As A Health Worker I Am Fighting Two Pandemics: Coronavirus And Misinformation
My friend is a doctor. He thinks the coronavirus is a conspiracy theory. So, what hope do we have for ordinary people?
“The coronavirus is a conspiracy theory,” insisted a friend of mine recently. Many people in Pakistan believe this new virus is fake. They say it’s a way for the “west” to stop Muslims from going to mosques, or a way for the Pakistani government to make money off donations.
But my friend is a doctor. He works in a hospital. He sees Covid-19 patients. “I used to be really careful about taking all precautions to avoid the disease,” he told me recently. “But not anymore. I don’t think it’s that serious. I think it’s all made up.”
Why does my friend think this way?
Pakistan has largely avoided the worst ravages of the coronavirus so far – with over 100,000 confirmed cases, we’ve had just over 2,000 deaths. Compare this with Brazil, which has a comparable population, but the number of confirmed cases there is above 711,000 and the number of deaths is above 37,000.
And yet, Pakistan is not out of the woods, while complacency is helping spread the disease further. But our government – federal and provincial – isn’t engaging the community effectively, or undertaking social mobilization to ensure factual information reaches the public.
Instead, conspiracy theories and misinformation are swirling about. Even worse, a sense of shame or stigma is now surrounding the disease.
I’ve heard people say that they can’t contract the coronavirus because they pray five times a day or because they are good Muslims, implying thereby that those who do contract the disease are somehow dirty or lesser Muslims. And that’s led to an increase in the stigma surrounding this disease, which, to many, isn’t even a real disease. Such is the confusion many people live in right now.
One patient who recovered from COVID-19 told me that his friends do not even return his greetings, his salams, anymore. “People think I can still give them the disease,” he said – and they will not even treat him as a member of society as a result.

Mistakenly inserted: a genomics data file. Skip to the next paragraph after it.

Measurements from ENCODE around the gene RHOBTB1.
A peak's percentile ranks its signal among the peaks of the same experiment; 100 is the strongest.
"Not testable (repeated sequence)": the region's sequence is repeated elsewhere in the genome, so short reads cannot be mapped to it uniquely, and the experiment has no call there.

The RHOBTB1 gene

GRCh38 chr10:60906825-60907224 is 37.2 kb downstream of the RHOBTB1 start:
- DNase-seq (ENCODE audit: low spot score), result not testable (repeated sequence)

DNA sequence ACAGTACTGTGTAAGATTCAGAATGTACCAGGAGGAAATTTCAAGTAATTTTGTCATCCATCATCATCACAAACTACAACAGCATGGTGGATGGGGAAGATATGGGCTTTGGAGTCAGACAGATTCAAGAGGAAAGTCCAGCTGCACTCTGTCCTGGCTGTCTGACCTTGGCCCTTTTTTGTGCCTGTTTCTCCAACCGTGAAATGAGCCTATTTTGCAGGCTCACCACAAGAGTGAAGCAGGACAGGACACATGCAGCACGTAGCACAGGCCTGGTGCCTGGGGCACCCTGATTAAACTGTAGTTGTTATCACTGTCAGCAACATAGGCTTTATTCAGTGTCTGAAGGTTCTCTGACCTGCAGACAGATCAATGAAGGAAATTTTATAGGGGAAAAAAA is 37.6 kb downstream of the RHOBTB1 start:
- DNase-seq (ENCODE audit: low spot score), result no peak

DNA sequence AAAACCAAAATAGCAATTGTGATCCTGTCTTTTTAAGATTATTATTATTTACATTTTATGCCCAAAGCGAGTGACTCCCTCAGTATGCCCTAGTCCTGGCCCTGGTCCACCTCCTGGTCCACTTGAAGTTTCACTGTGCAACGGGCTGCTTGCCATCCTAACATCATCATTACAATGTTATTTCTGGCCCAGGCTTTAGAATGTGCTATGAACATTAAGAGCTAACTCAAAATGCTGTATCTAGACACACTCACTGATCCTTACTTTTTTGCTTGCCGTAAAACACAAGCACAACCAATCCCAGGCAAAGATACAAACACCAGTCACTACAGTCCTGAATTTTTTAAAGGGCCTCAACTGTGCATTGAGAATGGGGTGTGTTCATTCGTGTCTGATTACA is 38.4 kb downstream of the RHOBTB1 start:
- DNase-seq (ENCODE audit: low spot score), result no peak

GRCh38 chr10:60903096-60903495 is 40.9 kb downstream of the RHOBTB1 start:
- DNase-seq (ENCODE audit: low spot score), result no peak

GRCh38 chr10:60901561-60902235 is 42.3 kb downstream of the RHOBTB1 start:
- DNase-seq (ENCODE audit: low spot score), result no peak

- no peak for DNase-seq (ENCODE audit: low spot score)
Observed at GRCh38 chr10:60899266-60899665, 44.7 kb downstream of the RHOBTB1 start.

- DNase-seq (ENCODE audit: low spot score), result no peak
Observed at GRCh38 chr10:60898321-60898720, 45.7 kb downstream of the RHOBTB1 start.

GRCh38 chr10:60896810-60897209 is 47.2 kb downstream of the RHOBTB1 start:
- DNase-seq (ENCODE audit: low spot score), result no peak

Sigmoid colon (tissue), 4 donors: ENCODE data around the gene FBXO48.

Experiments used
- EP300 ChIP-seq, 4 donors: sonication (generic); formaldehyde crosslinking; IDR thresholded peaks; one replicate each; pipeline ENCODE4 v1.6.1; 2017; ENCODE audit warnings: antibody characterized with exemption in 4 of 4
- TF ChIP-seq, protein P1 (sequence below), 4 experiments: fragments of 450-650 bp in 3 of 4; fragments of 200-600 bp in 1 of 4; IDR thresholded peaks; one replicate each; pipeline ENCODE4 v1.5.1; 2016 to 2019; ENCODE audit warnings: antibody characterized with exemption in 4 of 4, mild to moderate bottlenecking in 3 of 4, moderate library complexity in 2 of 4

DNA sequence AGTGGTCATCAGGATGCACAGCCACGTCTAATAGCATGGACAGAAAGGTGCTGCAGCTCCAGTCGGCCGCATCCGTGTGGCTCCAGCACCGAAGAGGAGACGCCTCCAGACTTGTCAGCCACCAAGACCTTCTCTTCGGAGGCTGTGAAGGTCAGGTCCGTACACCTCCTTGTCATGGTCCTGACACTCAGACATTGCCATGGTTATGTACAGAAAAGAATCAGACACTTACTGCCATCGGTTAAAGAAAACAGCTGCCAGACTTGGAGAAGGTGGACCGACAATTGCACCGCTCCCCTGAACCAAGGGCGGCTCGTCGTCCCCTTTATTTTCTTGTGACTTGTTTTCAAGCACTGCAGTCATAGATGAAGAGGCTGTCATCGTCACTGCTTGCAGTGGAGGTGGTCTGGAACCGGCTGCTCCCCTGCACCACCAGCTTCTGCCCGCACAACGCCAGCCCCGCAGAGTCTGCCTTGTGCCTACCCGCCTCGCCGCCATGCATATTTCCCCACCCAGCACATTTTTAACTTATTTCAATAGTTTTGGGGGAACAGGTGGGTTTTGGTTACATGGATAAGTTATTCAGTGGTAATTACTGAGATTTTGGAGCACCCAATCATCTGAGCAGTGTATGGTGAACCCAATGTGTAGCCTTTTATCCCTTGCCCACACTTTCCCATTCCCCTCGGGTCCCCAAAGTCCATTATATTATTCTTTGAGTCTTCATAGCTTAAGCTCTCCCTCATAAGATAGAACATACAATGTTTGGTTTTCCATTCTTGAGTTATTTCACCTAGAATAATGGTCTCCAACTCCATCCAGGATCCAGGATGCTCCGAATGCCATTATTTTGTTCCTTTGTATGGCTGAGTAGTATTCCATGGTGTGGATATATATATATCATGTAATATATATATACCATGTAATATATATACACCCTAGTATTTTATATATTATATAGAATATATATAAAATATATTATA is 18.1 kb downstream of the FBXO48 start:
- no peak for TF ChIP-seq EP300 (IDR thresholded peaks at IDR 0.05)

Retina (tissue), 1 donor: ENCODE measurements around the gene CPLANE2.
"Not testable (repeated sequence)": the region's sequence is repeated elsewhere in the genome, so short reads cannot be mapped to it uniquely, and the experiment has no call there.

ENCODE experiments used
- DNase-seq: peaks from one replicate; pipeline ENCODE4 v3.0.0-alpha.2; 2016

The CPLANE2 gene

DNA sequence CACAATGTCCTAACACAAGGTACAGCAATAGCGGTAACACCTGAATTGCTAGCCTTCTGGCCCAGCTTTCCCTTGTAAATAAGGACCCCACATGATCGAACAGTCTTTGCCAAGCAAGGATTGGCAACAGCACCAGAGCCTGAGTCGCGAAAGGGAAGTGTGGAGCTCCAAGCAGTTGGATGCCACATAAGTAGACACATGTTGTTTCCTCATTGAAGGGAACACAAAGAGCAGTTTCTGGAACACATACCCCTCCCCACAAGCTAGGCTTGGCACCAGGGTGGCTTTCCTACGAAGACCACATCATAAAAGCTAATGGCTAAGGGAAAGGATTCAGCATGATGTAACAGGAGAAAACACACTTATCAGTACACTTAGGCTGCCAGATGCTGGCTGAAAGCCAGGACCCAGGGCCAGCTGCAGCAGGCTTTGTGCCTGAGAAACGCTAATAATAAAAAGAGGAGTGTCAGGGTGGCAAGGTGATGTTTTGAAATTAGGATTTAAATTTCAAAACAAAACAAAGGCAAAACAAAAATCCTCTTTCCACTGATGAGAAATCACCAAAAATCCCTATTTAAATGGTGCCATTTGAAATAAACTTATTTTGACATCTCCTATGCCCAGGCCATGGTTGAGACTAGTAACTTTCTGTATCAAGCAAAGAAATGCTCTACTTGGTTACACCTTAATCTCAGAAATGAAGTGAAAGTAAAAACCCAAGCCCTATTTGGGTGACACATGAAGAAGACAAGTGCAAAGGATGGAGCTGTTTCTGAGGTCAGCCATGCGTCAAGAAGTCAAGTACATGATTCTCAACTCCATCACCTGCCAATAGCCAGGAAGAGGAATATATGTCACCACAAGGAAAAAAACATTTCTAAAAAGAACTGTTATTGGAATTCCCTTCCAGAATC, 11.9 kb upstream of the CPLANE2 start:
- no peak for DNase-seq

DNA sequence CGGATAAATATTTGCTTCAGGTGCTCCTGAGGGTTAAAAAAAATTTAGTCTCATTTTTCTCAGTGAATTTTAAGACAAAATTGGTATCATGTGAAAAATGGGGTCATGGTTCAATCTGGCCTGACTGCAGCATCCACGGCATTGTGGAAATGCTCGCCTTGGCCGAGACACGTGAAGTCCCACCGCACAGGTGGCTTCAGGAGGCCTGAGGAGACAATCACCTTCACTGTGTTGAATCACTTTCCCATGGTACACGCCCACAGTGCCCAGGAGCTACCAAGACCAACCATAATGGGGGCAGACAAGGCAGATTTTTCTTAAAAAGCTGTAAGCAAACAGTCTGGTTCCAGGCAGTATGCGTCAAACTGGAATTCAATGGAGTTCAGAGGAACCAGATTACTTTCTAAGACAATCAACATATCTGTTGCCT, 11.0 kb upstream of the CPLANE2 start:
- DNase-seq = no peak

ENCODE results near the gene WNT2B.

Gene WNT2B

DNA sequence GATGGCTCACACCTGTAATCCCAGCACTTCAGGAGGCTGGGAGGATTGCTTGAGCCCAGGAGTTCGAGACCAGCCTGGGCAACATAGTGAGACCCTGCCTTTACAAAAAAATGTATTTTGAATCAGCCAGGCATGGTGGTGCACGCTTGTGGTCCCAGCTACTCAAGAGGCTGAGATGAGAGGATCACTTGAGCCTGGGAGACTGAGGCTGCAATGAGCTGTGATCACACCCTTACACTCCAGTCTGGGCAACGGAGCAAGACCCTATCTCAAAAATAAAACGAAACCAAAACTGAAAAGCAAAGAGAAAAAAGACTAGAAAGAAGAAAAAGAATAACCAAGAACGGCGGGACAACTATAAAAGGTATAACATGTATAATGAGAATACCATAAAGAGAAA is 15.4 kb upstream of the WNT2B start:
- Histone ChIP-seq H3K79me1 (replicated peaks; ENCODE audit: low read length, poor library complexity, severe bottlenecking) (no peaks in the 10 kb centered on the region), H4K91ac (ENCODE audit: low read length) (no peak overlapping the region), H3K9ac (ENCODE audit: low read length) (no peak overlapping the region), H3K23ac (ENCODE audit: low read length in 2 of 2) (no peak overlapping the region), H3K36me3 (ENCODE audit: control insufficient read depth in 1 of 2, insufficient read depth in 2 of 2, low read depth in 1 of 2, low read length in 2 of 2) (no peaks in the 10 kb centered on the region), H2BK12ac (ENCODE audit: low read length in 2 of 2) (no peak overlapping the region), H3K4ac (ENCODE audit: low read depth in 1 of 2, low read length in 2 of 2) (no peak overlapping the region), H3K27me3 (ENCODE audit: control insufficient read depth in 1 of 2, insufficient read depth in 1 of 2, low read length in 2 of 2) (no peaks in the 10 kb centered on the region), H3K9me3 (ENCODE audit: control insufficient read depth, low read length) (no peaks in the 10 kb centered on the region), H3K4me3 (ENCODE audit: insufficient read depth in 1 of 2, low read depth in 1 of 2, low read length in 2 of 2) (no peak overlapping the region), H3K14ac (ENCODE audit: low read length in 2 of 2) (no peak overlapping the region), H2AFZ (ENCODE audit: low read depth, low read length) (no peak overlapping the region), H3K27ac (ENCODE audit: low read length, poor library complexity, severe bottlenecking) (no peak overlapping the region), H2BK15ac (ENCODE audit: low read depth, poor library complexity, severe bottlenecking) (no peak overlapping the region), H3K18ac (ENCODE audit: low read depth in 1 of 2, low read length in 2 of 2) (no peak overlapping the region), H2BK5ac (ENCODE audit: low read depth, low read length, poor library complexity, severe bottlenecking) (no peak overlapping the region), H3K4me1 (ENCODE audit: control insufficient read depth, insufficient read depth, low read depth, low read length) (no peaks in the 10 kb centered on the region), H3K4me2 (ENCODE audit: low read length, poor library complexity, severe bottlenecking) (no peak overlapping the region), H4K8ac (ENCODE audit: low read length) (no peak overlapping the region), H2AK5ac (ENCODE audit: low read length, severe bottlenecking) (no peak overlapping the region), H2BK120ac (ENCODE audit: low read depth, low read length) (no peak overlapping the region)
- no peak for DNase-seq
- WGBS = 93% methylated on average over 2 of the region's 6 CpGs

The stigma is also killing people. Sick people are refusing to get treatment, as they’re afraid of going to the hospital. Others go when it’s already too late to get proper medical care. These are very much part of the reason why the death rates for Covid-19 are so high in KP.
Policies haven’t helped much either. Weeks after the pandemic began spreading, authorities prevented families from participating in burial rites. This resulted in sick people staying away from hospitals. After all, nobody wants to die alone or be buried by strangers. This also led to the spread of rumors that the caskets being used to transport dead bodies to graveyards were empty. Otherwise, the theory goes, the authorities would have allowed the family members to attend the ceremony. Later, the protocols were changed, but the damage had been done.
Pakistan has been making enormous efforts to deal with the technical and medical aspects of this disease. But what we health workers can see now, more than two months into this pandemic, is that it has ignored the equally important social and cultural aspects. It has not dealt with the misinformation pandemic. It means that conspiracy theories and stigma abound, and it’s killing people. The government could have avoided much of this by engaging community members and building mutual trust.
Public health officials should know this. The World Health Organization published interim guidelines to deal with the cultural and social aspects of the Covid-19 pandemic, and it’s widely available. The government should be ensuring that accurate information is reaching the public in their languages, in ways they can understand.
There’s no space in a pandemic for shoulder-shrugging, for dismissing people as being ignorant or “jahil” – this kind of elitism is not only fatal in a pandemic, it ignores the decades of neglect in our country’s education system, which has, in turn, created generations of illiterate men and women. A successful communications strategy has to reach everybody – not just people with access to Facebook or Twitter.
Authorities can engage other agencies, organizations, community planners, social scientists, clerics, community elders, local politicians and influential people. They should monitor messaging and keep modifying content to ensure that it is effective while also allaying people’s fears.
We – health workers, public officials, frontline workers – are fighting two pandemics: a physiological disease, and misinformation. But we only seem to be focusing on one.